Somin in FindLaw: An Important Decision on Property Rights

When the Supreme Court hears Alvarez v. Smith, it will have the opportunity to uphold a ruling by the federal Seventh Circuit Court of Appeals that it was unconstitutional for Chicago police to seize cars and other valuable property and hold them for an extended period without allowing owners to challenge the seizure. Writing in FindLaw, Professor Ilya Somin maintains that the case is an important one that has not attracted the attention it merits.

Somin believes it is a violation of the Due Process Clause of the Fourteenth Amendment to deprive an innocent citizen of valuable property without any judicial process whatsoever, as has been the case with the Illinois Drug Asset Forfeiture Procedure Act. The lower court's decision requires that property owners be given the opportunity to challenge the seizure of property in a brief informal hearing.

"If the Supreme Court denies property owners even this minimal protection, then there will be no meaningful constraint on the power of the government to seize the property of innocent people caught up in criminal investigations and hold it for many months at a time," says Somin.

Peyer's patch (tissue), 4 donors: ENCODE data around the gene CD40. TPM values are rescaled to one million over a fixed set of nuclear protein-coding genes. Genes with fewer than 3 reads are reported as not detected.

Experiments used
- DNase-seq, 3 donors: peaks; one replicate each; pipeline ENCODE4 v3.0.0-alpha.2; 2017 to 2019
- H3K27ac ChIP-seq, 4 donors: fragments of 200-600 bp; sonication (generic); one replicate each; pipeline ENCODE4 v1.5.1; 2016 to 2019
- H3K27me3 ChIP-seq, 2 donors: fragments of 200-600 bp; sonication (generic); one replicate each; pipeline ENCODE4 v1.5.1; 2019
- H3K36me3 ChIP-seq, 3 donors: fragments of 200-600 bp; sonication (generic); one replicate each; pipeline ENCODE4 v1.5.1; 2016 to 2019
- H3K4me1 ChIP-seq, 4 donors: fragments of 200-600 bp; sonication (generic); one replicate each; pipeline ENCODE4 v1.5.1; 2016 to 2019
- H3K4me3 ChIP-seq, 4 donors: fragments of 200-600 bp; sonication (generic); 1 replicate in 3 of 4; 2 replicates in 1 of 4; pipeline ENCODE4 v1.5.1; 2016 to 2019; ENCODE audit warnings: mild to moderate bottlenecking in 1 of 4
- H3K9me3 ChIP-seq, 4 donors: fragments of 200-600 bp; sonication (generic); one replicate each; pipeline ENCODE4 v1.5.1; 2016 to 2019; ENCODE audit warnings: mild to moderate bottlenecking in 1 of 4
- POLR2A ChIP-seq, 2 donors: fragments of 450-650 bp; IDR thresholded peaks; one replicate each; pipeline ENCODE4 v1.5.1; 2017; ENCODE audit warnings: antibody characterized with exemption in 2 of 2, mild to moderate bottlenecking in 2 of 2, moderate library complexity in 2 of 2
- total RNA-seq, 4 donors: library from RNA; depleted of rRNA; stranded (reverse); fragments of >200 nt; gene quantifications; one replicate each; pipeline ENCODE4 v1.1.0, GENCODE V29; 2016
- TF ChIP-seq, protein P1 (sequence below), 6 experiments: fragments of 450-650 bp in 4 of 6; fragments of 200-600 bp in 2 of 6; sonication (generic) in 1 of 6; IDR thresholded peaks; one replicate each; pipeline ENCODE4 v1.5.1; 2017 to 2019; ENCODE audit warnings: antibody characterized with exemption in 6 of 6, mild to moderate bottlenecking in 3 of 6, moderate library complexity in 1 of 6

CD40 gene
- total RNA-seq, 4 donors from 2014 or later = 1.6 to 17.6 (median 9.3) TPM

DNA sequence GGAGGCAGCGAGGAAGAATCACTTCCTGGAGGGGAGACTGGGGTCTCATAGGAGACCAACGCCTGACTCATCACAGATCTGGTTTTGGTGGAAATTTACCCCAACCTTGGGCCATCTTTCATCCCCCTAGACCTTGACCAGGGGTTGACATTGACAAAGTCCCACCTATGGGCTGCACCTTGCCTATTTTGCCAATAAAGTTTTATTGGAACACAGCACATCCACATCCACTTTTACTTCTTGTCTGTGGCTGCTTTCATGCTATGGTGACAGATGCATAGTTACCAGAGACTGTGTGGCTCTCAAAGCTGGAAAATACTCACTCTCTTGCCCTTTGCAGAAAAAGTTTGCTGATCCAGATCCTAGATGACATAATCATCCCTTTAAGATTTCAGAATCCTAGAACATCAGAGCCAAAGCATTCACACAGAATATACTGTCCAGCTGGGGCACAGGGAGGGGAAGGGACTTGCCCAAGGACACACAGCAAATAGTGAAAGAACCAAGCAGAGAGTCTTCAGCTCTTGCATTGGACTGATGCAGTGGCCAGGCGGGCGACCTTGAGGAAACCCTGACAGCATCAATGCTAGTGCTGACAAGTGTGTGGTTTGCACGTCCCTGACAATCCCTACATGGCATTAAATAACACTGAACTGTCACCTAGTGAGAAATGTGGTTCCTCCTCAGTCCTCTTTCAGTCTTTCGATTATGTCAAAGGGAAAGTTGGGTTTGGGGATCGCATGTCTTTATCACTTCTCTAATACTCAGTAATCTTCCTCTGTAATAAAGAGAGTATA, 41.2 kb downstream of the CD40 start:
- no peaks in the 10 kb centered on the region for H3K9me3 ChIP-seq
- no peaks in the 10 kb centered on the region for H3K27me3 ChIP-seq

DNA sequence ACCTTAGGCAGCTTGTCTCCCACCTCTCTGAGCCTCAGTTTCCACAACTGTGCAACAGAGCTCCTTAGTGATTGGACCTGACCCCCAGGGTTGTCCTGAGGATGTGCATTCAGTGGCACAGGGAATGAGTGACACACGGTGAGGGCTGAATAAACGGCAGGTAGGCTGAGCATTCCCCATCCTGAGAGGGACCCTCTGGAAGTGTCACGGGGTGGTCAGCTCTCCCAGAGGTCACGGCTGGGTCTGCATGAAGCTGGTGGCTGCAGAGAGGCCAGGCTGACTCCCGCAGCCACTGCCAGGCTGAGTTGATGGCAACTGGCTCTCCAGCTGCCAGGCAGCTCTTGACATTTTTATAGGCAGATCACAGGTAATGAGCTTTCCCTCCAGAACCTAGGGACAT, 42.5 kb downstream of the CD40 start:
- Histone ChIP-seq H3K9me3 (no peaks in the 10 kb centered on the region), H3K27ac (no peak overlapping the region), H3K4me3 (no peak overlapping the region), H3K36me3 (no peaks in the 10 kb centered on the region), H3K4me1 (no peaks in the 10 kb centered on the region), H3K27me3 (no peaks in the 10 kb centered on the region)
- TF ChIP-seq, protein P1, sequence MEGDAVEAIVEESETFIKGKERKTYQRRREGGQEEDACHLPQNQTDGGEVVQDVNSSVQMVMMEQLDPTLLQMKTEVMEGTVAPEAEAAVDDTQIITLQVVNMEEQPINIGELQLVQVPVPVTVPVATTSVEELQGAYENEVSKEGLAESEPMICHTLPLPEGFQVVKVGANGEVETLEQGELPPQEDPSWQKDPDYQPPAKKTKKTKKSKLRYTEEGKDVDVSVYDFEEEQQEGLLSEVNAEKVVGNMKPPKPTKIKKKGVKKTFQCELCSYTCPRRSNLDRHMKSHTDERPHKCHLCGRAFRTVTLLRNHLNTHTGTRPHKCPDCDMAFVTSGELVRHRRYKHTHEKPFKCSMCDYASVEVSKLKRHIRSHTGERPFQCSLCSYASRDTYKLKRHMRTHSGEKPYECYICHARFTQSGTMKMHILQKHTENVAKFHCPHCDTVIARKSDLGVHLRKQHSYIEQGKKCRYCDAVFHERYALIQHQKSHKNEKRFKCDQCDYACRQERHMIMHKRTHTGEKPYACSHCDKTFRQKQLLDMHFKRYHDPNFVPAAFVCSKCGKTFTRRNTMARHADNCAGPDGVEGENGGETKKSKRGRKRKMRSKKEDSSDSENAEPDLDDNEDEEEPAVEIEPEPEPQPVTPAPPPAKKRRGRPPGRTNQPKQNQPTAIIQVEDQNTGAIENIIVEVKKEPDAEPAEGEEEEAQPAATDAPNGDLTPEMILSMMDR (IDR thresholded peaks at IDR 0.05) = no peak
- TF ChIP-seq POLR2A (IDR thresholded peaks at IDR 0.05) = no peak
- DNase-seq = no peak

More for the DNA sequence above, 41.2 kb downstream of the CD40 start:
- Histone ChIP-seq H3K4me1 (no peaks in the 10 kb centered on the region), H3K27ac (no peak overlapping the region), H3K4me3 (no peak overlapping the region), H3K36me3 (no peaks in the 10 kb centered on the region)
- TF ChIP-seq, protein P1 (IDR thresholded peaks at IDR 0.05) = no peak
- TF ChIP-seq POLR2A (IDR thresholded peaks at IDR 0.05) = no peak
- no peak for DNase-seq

Forfeiture Laws, the War of Drugs, and Alvarez v. Smith, FindLaw, October 14, 2009. By Ilya Somin.


"The Illinois Drug Asset Forfeiture Procedure Act (DAFPA) allows the police to seize property that may have been involved in a drug-related crime and hold onto it for up to 187 days without any kind of legal hearing. This rule applies even to property owned by completely innocent persons who simply had their possessions caught up in a drug investigation through no fault of their own – for example, if someone else used their car to transport illegal drugs without their knowledge. The three car owners involved in Alvarez were never even charged with a crime, much less convicted. Under DAFPA, the authorities also don't have to prove that keeping innocent owners' property is necessary in order to prevent the loss of valuable evidence.

"In other words, DAFPA authorizes the government to take away the valuable property of completely innocent people for over six months at a time, without giving the owner any opportunity to contest the seizure whatsoever. The 187 day time limit applies to any personal property worth less than $20,000, which includes most cars. And, even after an asset forfeiture action is filed, many more months might pass before any court actually hears the case. In this case, the three cars were held by the police for over a year.

"Laws like DAFPA pose a serious danger to the property rights of innocent people caught up in the War on Drugs. In many jurisdictions, police departments are allowed to auction off property seized in drug investigations and keep the profits, giving them a clear incentive to seize cars first and ask questions later. Moreover, many of the people whose cars are seized are poor or minorities. They often lack the political power necessary to persuade police to release their property without judicial intervention."

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